Do Books Hold the Stories of Alternate Universes?

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I’d like to think so. Well, not really. I haven’t lost control of all my faculties just yet. But if you’re as obsessed with reading fiction as I am, have you ever wondered why it’s so easy to become so invested in these stories and their characters despite knowing that it isn’t all real?

A few weeks ago, I read a book called All The Bright Places by Jennifer Niven; and I ugly cried for half an hour after reading it. There I sat mourning a fictional suicide (whoops, spoiler alert), wondering what on earth was wrong with me because the character wasn’t a real person! That, my friends, is the power of literature.

Whether you enjoy the increasingly popular fantasy genre, the humorously witty chick-lit, the unrivalled, twisted brilliance of Stephen King and Dean Koontz or the immortalised classics, you have to admit that reading is the most limitless, cost effective adventure that you can experience.
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Someone once told me that I spend too much time reading books rather than actually living. I pity that person. Not because I believe that books are better than reality; I am a rational individual, but because the person who said this was so ignorant to the art of literature. You cannot compare reality and literature. That would be like comparing Audrey ll from The Little Shop of Horrors, to my batty old neighbour. Sure they might look the same but they’re both a different species.

Anyway, the reason I love reading so much is because I don’t handle life so well some days and I think a lot of us have this problem, and so we try to find escapism in whatever we can. I find solace between the pages of books when I need to get away from myself. It’s so easy to be transported to another place just by reading a page or few without realising that the book that you’ve dived into was once merely just a seed in the author’s imagination. If that doesn’t leave you in awe of the power of the human mind then I don’t know what will. Authors are special beings. They create. They design limitless possibilities all with the power of words. I like to believe that every author puts a semblance of themselves into their stories and characters, consciously or not. And any form of art that makes you feel something is definitely worth appreciating.

Now, I’m not saying that every book is good. Some are just…hilariously bad (-cough- Fifty Shades -cough sneeze aneurysm-) but if a writer can create a world with characters that you can relate to and identify with on some level, is that not a small fraction of reality?

I’m 25 years old, and I still want to believe that if I ever walk the streets of London again and I stumble into a darkened alley, then I might just find myself in Olivander’s Wand Shop (Harry Potter fans will know).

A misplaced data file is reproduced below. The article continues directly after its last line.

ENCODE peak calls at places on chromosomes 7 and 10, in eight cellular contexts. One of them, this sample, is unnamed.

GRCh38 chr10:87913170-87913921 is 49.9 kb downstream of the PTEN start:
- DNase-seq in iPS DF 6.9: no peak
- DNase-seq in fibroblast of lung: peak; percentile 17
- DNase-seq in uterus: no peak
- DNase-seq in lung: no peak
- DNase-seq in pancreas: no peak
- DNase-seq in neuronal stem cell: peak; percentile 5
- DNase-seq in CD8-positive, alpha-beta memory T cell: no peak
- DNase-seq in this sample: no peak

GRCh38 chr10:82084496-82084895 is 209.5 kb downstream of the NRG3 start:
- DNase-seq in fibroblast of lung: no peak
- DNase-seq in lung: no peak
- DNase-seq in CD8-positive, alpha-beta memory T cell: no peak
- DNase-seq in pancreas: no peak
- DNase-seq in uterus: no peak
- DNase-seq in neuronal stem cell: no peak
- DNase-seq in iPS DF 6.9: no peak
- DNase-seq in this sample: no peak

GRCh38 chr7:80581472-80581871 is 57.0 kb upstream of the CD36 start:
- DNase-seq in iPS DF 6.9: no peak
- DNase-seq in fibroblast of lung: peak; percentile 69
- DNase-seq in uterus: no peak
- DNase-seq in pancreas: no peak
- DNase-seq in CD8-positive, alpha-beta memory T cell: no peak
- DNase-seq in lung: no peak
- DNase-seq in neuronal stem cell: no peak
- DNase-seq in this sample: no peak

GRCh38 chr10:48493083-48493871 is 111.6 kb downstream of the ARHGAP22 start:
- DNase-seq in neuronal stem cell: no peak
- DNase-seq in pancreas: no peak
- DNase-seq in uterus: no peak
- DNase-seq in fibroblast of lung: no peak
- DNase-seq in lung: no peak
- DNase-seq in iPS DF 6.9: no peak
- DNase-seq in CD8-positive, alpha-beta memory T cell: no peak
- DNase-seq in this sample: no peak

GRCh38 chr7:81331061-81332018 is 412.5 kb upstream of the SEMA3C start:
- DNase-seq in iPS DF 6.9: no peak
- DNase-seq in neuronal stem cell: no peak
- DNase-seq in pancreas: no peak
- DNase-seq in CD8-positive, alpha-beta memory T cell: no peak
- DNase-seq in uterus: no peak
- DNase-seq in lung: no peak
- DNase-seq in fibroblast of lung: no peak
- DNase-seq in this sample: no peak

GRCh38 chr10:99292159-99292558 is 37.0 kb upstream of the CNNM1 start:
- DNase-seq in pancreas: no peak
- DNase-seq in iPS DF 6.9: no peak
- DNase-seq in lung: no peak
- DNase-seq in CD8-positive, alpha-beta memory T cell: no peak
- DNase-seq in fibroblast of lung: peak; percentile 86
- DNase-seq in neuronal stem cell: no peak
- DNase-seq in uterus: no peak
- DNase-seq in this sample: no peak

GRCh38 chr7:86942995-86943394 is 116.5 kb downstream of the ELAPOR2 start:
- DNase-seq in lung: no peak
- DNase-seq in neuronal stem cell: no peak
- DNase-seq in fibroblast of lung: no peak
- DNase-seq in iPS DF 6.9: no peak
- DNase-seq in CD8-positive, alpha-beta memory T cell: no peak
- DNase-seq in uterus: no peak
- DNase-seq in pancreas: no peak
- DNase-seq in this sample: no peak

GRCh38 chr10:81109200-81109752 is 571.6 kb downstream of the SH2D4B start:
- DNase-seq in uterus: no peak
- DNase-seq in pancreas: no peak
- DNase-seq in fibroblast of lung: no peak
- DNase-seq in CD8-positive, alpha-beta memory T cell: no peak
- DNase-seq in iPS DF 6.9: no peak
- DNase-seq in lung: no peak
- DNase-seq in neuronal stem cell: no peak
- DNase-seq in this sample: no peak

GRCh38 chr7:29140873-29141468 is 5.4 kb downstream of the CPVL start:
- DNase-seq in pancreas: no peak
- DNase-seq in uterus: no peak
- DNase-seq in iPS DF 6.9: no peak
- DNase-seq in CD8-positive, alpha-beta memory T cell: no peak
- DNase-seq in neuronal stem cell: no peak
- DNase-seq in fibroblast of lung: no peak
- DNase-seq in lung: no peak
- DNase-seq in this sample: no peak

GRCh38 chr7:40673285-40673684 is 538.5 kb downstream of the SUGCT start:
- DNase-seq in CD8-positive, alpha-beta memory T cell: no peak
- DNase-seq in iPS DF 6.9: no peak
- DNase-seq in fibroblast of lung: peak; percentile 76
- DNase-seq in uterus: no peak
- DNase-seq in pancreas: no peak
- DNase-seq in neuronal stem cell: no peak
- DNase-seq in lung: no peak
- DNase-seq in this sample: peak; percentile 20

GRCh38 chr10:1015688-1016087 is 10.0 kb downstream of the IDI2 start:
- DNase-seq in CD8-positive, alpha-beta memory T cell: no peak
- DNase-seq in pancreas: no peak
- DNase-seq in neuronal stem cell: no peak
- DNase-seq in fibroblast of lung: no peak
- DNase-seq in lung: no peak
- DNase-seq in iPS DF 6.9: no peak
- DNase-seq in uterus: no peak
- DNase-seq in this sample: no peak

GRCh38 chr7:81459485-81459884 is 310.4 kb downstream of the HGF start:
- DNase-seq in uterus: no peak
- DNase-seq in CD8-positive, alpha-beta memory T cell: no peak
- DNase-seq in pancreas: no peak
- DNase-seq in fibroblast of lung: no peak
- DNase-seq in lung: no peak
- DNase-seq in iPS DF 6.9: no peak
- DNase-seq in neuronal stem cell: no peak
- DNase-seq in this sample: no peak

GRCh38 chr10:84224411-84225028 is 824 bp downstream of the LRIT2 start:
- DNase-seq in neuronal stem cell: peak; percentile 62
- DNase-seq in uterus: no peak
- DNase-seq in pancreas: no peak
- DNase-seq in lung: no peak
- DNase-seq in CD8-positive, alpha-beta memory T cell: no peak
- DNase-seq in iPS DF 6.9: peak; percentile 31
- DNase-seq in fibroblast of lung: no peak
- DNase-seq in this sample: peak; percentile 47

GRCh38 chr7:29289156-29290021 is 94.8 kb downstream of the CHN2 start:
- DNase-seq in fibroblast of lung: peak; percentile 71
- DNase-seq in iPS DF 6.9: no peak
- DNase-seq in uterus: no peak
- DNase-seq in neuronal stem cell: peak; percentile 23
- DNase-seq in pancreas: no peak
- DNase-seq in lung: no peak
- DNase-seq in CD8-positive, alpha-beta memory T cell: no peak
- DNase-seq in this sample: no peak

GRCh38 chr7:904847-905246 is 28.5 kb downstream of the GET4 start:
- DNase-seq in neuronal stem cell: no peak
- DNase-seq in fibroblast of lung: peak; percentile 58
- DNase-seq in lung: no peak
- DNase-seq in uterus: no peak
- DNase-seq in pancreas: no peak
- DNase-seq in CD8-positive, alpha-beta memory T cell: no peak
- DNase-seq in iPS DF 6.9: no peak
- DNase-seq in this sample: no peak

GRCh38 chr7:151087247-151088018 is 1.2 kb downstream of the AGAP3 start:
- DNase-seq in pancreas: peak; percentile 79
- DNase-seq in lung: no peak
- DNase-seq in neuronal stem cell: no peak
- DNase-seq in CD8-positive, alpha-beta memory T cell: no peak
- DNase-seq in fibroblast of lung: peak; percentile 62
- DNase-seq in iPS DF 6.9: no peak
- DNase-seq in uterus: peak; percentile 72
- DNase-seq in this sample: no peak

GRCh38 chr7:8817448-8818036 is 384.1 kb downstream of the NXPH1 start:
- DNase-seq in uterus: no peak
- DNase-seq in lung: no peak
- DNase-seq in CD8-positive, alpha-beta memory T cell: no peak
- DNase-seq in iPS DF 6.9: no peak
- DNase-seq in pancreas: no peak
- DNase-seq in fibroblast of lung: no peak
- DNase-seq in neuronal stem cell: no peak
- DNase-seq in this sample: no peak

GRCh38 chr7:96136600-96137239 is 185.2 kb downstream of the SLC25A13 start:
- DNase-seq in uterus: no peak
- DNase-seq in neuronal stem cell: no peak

One of my favourite places in my city is the huge Municipal Library. There’s almost a sacred sense of peace there. I love the smell of the books and the pleasant quietness. It’s a place that holds so much knowledge and creativity, so many universes, so many adventures. If given the opportunity, I’d camp between the shelves and read every book in there until I travelled to every city, learnt about every historical milestone, experienced every culture, fictional or real, or until someone finds me and has me escorted out by security. ‘Novel’ idea, don’t you think?

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Wanderlust

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You never quite know how powerful  Wanderlust can be until you’ve  been bitten by the bug. It sinks it’s teeth in so deep and fills you with sweet venom that seeps through your veins leaving you restless and yearning to discover EVERYTHING.

That yearning to stand beneath the Eiffel Tower and look skywards to the very top, to walk on cobblestones and sit on the Spanish Steps, to feel the snow melt between your fingers on a Swiss mountain, to swim in the azure waters of Greece, to eat street food in Thailand, To explore great lochs in Scotland, to shop in New York, to stare in awe at the immense vastness of The Grand Canyon, to survive the traffic in Mumbai and to lay on the vivid green fields of Ireland  on a tall cliff overlooking  the ocean.

To hear the languages of different tongues, to observe the variety of different  cultures  of people and realise that they’re more similar to you than they are different. To talk to a stranger on a plane and learn about his journey; where he’s been and where he’s going to, is something  that ultimately makes you learn more about yourself.

There’s  something magical about travel. It’s almost inexplicable. Your eyes become truly open to the world. I’ve never quite figured out who I really am and I’m still trying to figure out what my purpose is but when you’re in a different country where no one knows your name, you can be anyone you want to be. Planting your feet on foreign soil is an addiction and discovering the quirks and cultures of other countries is the single most humbling and gratifying experience  on earth. I say ‘humbling’ because it’s only when you’re on a ferry boat sailing on Lake Windermere trying to fathom the beauty of your surroundings that you truly realise how much bigger the world is than you are. I’d give anything to travel to every corner and every depth of the world  so when I die I can have the comfort of knowing that I have truly seen and I have truly lived.